New Zealand is home to a number of world-class wineries and breweries.
Kiwis have developed a discerning palate when it comes to wine and beer, reflected in the number of high-quality wineries and breweries throughout the country.
New Zealand wine is distinctive for its purity, vibrancy and intensity. The long ripening period – a result of cooler temperatures – allows flavour development whilst retaining fresh acidity, a balance which New Zealand wines are famous for. A lot of the country’s plentiful vineyards are located in spectacular locations, be it close to a stunning shoreline or perched high amidst alpine peaks.
As well as award-winning vino, New Zealanders love a great beer. While well established and internationally renowned Kiwi beer brands such as Steinlager, Speight’s and Tui continue to thrive, more than 50 boutique micro-breweries have sprung up in almost every region of New Zealand – each offering their own unique blends and identity.
The Hawke’s Bay, Martinborough, Marlborough and Central Otago are signature New Zealand wine regions and home to a number different vineyards. Smaller wine-producing areas include Auckland, Gisborne and Waipara. If you’re keen on seeing the best of what kiwi vineyards have to offer, check out the Classic New Zealand Wine Trail – a wine-tasting adventure through the heart of New Zealand’s grape growing regions.
Hawke’s Bay is one of the hottest and sunniest areas of the country. A maritime climate, free draining soil types, low rainfall and a long growing season provide for a range of vineyards in the area, with Chardonnay and Cabernet Merlot making up half of their annual vintage.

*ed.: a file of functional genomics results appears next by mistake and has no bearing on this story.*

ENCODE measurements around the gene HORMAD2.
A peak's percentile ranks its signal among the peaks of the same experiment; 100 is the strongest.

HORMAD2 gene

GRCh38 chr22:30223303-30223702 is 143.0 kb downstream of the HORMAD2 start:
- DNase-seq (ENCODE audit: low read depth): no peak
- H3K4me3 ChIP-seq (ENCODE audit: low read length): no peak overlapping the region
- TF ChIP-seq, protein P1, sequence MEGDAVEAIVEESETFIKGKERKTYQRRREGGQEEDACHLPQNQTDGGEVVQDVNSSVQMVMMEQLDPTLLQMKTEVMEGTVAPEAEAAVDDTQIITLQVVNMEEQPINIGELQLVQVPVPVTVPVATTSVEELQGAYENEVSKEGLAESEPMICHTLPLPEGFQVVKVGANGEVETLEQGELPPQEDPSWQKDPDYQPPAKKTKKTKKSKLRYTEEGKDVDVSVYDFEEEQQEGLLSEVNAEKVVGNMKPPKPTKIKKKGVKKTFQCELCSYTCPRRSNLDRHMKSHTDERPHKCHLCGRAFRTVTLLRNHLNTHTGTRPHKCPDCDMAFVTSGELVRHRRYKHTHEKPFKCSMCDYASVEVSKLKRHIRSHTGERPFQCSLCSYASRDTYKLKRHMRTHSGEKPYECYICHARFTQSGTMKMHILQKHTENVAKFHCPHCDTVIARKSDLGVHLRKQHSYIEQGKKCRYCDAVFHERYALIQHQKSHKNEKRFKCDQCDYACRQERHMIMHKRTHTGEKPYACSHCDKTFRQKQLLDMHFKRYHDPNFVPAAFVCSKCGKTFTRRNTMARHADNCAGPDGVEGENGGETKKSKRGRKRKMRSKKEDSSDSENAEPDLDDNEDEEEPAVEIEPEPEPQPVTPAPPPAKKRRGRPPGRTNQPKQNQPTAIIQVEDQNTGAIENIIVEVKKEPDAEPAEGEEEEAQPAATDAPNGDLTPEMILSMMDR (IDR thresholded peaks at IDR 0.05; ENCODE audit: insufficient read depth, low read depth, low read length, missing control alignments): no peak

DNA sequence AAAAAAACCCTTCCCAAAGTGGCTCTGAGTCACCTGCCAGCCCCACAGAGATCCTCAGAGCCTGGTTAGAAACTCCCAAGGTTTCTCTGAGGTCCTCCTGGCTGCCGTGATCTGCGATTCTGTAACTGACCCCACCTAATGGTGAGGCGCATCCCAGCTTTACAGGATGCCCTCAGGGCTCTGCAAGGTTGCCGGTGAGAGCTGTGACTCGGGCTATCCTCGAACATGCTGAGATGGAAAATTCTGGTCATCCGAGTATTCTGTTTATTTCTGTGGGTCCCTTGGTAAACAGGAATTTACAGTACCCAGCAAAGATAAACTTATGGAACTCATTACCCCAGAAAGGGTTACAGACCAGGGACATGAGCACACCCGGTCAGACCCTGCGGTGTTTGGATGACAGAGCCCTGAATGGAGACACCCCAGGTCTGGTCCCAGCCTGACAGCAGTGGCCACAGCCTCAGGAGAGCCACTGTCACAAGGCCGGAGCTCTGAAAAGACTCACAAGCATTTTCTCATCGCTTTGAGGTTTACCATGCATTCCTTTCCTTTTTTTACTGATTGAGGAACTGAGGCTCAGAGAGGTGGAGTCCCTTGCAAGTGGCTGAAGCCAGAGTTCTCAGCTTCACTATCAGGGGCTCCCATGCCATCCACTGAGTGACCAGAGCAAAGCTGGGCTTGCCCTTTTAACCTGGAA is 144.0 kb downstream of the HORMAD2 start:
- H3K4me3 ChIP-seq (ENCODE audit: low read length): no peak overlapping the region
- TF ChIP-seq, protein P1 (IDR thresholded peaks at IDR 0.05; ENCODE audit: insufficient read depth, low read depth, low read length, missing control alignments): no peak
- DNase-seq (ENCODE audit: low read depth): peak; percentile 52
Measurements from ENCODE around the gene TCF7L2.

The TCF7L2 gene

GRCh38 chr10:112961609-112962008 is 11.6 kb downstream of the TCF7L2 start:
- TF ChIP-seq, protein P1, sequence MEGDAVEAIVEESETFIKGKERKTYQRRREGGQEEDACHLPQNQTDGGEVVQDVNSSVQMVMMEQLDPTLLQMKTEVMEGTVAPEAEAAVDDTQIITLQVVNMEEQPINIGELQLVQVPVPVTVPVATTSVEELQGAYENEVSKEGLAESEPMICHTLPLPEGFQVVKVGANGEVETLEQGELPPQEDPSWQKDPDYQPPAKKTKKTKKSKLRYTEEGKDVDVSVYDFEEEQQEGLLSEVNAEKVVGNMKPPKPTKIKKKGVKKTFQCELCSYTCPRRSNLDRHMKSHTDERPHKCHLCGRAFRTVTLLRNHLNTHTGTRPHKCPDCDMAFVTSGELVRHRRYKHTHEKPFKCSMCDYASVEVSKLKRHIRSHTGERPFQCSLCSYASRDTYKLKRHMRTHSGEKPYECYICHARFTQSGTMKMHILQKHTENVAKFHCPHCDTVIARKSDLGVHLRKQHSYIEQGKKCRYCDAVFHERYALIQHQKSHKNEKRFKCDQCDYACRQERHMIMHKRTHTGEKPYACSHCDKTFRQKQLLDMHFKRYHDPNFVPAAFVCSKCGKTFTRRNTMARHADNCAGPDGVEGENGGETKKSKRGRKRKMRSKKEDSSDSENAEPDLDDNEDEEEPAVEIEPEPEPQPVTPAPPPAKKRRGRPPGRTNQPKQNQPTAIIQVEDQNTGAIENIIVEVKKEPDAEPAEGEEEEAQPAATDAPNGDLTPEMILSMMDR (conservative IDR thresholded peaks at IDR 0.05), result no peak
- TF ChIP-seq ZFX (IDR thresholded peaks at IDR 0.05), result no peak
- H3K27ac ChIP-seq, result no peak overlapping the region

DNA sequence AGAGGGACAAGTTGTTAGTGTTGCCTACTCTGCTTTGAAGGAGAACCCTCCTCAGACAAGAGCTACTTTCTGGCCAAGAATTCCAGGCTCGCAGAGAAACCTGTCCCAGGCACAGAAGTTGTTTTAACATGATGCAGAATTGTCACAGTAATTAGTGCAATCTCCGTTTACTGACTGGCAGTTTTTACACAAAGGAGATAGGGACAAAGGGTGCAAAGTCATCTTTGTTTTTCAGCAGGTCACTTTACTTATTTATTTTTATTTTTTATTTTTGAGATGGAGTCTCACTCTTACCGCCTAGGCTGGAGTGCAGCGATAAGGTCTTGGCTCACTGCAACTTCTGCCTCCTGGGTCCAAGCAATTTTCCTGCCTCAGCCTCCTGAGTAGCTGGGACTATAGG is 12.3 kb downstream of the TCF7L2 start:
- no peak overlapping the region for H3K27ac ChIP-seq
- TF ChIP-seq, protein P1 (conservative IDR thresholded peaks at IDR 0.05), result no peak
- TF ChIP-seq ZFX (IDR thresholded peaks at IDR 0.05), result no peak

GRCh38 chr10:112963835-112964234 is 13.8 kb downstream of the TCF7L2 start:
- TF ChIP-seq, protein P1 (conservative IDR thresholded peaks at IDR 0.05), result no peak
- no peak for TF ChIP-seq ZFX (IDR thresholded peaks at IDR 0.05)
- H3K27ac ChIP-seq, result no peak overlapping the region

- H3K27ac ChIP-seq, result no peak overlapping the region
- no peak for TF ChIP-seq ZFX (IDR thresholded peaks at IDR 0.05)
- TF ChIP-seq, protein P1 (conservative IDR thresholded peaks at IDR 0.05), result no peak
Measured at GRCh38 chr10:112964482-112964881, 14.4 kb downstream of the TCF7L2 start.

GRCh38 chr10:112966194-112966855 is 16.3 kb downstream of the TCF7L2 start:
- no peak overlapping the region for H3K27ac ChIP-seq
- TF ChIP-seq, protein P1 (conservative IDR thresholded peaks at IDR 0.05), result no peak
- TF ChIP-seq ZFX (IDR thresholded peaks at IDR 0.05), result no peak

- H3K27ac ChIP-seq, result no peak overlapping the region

Further south, at the bottom of the North Island, lies Martinborough. Famed for its Pinot Noir, the region’s most planted grape variety, Martinborough vineyards also produce great Sauvignon Blanc. Wineries in Auckland’s Matakana, Kumeu and Waiheke Island are famous for producing rich Merlot and smooth, fruity Chardonnay. Sunny Gisborne, on New Zealand’s East Cape, is home to wineries that produce exceptional Chardonnay and Pinot Gris.
It has been said that there is no wine anywhere in the world that tastes like the wine of Marlborough, located at the tip of the South Island. Here lies a magical synergy of climate and soil that creates vineyards famous for their production of Sauvignon Blanc. New Zealand’s leading wine region, Marlborough’s vineyards are recognised as some of the best in the world.
Towards the bottom of the South Island lies Central Otago, the world’s most southerly wine-producing region. Vineyards here are truly spectacular, ringed by mountains and interlaced with lakes and deep river gorges. The cool climate, combined with glacially derived soils, means wineries here produce a highly elegant Pinot Noir. Waipara, in central South Island, is also famous for producing this blend as well as Chardonnay and Riesling.
Today there are more than 250 beers brewed in New Zealand, with each brewery offering their own unique style. As well as sampling the various tipples at source, beer lovers can extend their knowledge by attending a few of New Zealand’s lively beer festivals.
New Zealand’s oldest breweries and pubs date back to the 19th century when pioneers first began to quench their thirst on the local product.
In the North Island, the Tui Brewery was established in 1889 on the banks of the Mangatainoka River – after founder Henry Wagstaff reputedly stopped for a cuppa and discovered the finest water he’d ever tasted. The Wairarapa Brewery, which established a reputation for export-quality brews, is a popular tourist attraction. Russell’s Duke of Marlborough Hotel, in the far north, was the country’s first licensed hotel and was built in 1827.
The South Island’s Speight’s Brewery, in Dunedin, is a local icon that has been serving up its ‘Pride of the South’ brew since 1876. Monteith’s Brewery, on the other side of the Southern Alps in Greymouth, maintains beer brewing traditions that reach back to mid-1880s gold rush times.
Nelson – at the top of the South Island – is New Zealand’s hop-growing centre, and boasts more craft breweries per head of population than any other part of the country. It’s also the location of Marchfest, an annual event loosely based around Oktoberfest, but also with a focus on local tasty delicacies. Nearby Blenheim hosts the Blues, Brews & BBQs festival each February, and Beervana, New Zealand’s largest beer festival, is held yearly in Wellington.